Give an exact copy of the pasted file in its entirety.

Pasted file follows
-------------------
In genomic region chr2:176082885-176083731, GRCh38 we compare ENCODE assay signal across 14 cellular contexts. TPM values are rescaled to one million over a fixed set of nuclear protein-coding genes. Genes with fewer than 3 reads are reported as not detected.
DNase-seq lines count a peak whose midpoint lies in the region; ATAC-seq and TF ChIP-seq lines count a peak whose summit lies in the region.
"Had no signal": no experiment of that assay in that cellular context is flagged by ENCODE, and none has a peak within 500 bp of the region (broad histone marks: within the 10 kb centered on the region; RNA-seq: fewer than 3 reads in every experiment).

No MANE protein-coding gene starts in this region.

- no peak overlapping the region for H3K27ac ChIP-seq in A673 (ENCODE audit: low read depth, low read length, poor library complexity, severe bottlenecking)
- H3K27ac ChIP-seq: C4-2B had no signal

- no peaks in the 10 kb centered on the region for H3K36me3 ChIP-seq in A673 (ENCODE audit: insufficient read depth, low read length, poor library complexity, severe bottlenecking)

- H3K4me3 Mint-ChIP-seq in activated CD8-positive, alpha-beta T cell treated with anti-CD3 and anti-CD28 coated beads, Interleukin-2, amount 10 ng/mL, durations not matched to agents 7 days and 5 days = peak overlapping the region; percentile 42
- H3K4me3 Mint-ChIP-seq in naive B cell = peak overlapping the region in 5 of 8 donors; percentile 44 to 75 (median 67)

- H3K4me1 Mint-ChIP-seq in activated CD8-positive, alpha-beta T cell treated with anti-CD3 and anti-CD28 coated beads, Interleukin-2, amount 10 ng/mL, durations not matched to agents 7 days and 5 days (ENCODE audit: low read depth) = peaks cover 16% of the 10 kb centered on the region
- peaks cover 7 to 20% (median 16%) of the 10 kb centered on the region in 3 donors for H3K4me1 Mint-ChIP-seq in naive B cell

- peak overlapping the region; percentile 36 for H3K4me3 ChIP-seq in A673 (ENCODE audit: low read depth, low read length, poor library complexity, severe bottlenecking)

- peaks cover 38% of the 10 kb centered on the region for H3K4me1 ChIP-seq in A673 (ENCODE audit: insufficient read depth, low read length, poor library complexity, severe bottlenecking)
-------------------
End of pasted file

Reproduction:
In genomic region chr2:176082885-176083731, GRCh38 we compare ENCODE assay signal across 14 cellular contexts. TPM values are rescaled to one million over a fixed set of nuclear protein-coding genes. Genes with fewer than 3 reads are reported as not detected.
DNase-seq lines count a peak whose midpoint lies in the region; ATAC-seq and TF ChIP-seq lines count a peak whose summit lies in the region.
"Had no signal": no experiment of that assay in that cellular context is flagged by ENCODE, and none has a peak within 500 bp of the region (broad histone marks: within the 10 kb centered on the region; RNA-seq: fewer than 3 reads in every experiment).

No MANE protein-coding gene starts in this region.

- no peak overlapping the region for H3K27ac ChIP-seq in A673 (ENCODE audit: low read depth, low read length, poor library complexity, severe bottlenecking)
- H3K27ac ChIP-seq: C4-2B had no signal

- no peaks in the 10 kb centered on the region for H3K36me3 ChIP-seq in A673 (ENCODE audit: insufficient read depth, low read length, poor library complexity, severe bottlenecking)

- H3K4me3 Mint-ChIP-seq in activated CD8-positive, alpha-beta T cell treated with anti-CD3 and anti-CD28 coated beads, Interleukin-2, amount 10 ng/mL, durations not matched to agents 7 days and 5 days = peak overlapping the region; percentile 42
- H3K4me3 Mint-ChIP-seq in naive B cell = peak overlapping the region in 5 of 8 donors; percentile 44 to 75 (median 67)

- H3K4me1 Mint-ChIP-seq in activated CD8-positive, alpha-beta T cell treated with anti-CD3 and anti-CD28 coated beads, Interleukin-2, amount 10 ng/mL, durations not matched to agents 7 days and 5 days (ENCODE audit: low read depth) = peaks cover 16% of the 10 kb centered on the region
- peaks cover 7 to 20% (median 16%) of the 10 kb centered on the region in 3 donors for H3K4me1 Mint-ChIP-seq in naive B cell

- peak overlapping the region; percentile 36 for H3K4me3 ChIP-seq in A673 (ENCODE audit: low read depth, low read length, poor library complexity, severe bottlenecking)

- peaks cover 38% of the 10 kb centered on the region for H3K4me1 ChIP-seq in A673 (ENCODE audit: insufficient read depth, low read length, poor library complexity, severe bottlenecking)